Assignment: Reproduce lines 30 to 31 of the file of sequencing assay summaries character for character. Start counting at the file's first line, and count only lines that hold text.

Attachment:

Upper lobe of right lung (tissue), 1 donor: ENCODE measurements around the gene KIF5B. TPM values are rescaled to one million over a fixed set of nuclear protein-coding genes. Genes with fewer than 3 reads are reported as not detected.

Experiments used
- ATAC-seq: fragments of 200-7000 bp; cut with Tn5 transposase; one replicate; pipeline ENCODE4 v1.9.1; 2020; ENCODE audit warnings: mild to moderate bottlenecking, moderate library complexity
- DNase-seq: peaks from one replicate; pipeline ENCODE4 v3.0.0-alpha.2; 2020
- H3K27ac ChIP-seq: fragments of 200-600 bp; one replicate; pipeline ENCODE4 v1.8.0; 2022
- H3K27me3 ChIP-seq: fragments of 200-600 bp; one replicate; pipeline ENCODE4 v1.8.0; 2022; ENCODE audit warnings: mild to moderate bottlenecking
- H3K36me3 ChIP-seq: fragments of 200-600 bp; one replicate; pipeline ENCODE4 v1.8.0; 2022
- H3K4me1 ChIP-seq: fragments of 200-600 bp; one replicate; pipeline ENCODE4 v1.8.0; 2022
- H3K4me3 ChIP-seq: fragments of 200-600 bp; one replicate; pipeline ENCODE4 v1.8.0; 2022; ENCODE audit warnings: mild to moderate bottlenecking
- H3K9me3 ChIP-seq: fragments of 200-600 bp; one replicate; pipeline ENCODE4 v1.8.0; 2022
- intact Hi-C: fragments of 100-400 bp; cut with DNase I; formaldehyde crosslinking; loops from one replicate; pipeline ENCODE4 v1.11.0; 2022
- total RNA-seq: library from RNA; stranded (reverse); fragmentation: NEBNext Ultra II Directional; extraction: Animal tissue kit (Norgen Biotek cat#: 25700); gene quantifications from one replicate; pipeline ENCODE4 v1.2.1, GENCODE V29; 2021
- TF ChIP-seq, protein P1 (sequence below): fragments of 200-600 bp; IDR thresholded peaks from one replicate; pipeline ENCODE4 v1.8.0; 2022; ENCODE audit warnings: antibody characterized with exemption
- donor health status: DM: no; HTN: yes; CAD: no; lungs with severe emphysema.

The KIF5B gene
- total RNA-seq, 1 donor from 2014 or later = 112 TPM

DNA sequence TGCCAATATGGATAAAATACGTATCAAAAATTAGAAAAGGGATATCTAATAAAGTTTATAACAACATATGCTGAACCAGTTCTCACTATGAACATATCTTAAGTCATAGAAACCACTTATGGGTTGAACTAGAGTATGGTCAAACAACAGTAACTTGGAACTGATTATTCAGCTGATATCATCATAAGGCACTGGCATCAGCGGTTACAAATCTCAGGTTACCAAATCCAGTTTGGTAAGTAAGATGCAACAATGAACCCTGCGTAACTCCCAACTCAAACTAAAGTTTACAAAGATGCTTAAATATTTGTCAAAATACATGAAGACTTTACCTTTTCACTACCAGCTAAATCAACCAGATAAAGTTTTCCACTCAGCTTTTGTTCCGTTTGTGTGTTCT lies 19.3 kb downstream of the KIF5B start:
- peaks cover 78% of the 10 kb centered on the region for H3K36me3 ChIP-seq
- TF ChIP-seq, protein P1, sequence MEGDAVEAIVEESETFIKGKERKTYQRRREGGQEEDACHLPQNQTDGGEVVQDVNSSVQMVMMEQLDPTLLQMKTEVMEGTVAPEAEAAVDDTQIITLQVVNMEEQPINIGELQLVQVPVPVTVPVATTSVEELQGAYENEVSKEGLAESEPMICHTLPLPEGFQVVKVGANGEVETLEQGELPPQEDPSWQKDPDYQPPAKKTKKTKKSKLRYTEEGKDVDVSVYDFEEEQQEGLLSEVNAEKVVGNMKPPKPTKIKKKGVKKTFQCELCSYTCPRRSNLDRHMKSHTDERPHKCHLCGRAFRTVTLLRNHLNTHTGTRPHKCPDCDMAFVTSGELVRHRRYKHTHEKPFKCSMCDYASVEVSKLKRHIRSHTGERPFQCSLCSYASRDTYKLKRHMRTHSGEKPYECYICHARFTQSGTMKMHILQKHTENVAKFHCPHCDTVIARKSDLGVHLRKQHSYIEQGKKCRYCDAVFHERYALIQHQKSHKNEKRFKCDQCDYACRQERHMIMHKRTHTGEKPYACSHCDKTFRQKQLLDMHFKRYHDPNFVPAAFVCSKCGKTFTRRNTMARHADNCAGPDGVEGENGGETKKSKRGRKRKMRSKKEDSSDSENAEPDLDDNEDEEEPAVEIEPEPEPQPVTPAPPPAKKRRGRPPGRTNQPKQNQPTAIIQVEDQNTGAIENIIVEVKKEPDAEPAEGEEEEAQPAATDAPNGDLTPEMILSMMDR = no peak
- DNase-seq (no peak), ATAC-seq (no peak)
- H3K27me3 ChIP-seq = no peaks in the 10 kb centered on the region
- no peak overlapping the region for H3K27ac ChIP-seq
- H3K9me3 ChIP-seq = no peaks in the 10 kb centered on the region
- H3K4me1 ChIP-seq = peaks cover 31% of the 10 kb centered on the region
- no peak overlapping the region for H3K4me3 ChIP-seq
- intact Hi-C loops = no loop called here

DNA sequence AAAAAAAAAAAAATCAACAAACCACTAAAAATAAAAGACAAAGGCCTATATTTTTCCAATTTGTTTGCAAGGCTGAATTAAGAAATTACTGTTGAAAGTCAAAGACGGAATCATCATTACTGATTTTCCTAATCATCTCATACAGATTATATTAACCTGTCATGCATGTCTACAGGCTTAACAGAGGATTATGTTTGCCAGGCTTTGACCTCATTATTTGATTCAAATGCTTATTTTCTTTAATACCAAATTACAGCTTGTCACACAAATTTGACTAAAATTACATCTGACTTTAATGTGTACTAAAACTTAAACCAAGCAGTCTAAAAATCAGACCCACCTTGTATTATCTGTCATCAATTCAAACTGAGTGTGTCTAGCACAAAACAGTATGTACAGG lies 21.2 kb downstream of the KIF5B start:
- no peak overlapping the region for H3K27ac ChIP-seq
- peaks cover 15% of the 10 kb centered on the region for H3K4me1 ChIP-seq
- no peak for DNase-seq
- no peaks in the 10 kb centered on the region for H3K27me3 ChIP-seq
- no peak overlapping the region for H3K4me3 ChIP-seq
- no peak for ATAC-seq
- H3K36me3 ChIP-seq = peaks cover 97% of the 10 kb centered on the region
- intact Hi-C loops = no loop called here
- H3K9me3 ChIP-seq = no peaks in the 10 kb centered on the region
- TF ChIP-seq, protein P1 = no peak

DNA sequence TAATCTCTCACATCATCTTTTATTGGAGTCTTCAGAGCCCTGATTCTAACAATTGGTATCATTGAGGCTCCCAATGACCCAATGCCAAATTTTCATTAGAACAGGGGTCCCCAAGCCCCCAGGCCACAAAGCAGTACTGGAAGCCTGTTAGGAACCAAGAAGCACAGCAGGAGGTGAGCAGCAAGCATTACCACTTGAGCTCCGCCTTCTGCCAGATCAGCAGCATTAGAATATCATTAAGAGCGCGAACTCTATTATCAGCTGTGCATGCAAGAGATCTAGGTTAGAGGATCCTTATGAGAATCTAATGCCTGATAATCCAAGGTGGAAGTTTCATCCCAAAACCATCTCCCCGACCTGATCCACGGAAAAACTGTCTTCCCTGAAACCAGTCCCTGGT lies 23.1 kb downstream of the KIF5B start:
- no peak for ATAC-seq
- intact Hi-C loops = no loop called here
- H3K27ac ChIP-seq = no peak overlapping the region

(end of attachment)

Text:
- no peak for DNase-seq
- no peaks in the 10 kb centered on the region for H3K27me3 ChIP-seq